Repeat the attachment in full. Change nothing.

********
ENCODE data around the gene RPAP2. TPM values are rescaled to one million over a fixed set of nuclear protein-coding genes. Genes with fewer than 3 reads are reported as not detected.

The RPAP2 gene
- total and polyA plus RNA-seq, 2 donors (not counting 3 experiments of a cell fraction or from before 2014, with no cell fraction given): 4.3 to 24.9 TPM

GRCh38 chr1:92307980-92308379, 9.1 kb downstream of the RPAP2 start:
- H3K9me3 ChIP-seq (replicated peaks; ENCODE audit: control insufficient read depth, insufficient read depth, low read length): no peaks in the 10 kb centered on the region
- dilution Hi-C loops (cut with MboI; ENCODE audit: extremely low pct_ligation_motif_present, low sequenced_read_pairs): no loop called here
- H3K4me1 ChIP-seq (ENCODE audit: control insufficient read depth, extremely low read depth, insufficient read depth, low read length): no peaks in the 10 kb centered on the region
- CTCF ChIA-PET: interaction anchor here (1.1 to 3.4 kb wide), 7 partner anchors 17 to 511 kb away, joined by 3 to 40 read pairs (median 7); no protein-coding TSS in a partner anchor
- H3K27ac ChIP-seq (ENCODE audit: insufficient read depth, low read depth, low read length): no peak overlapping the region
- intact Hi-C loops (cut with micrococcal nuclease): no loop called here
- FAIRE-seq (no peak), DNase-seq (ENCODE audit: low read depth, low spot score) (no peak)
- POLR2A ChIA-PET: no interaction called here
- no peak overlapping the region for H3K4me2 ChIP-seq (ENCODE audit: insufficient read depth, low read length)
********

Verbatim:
ENCODE data around the gene RPAP2. TPM values are rescaled to one million over a fixed set of nuclear protein-coding genes. Genes with fewer than 3 reads are reported as not detected.

The RPAP2 gene
- total and polyA plus RNA-seq, 2 donors (not counting 3 experiments of a cell fraction or from before 2014, with no cell fraction given): 4.3 to 24.9 TPM

GRCh38 chr1:92307980-92308379, 9.1 kb downstream of the RPAP2 start:
- H3K9me3 ChIP-seq (replicated peaks; ENCODE audit: control insufficient read depth, insufficient read depth, low read length): no peaks in the 10 kb centered on the region
- dilution Hi-C loops (cut with MboI; ENCODE audit: extremely low pct_ligation_motif_present, low sequenced_read_pairs): no loop called here
- H3K4me1 ChIP-seq (ENCODE audit: control insufficient read depth, extremely low read depth, insufficient read depth, low read length): no peaks in the 10 kb centered on the region
- CTCF ChIA-PET: interaction anchor here (1.1 to 3.4 kb wide), 7 partner anchors 17 to 511 kb away, joined by 3 to 40 read pairs (median 7); no protein-coding TSS in a partner anchor
- H3K27ac ChIP-seq (ENCODE audit: insufficient read depth, low read depth, low read length): no peak overlapping the region
- intact Hi-C loops (cut with micrococcal nuclease): no loop called here
- FAIRE-seq (no peak), DNase-seq (ENCODE audit: low read depth, low spot score) (no peak)
- POLR2A ChIA-PET: no interaction called here
- no peak overlapping the region for H3K4me2 ChIP-seq (ENCODE audit: insufficient read depth, low read length)